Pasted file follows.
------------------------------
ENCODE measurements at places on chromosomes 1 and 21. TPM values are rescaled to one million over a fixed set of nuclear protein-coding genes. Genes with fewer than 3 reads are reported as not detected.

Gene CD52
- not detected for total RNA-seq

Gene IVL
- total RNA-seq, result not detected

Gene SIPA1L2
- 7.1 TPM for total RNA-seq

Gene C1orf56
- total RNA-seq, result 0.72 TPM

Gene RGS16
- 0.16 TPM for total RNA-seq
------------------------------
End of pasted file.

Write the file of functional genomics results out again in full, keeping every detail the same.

ENCODE measurements at places on chromosomes 1 and 21. TPM values are rescaled to one million over a fixed set of nuclear protein-coding genes. Genes with fewer than 3 reads are reported as not detected.

Gene CD52
- not detected for total RNA-seq

Gene IVL
- total RNA-seq, result not detected

Gene SIPA1L2
- 7.1 TPM for total RNA-seq

Gene C1orf56
- total RNA-seq, result 0.72 TPM

Gene RGS16
- 0.16 TPM for total RNA-seq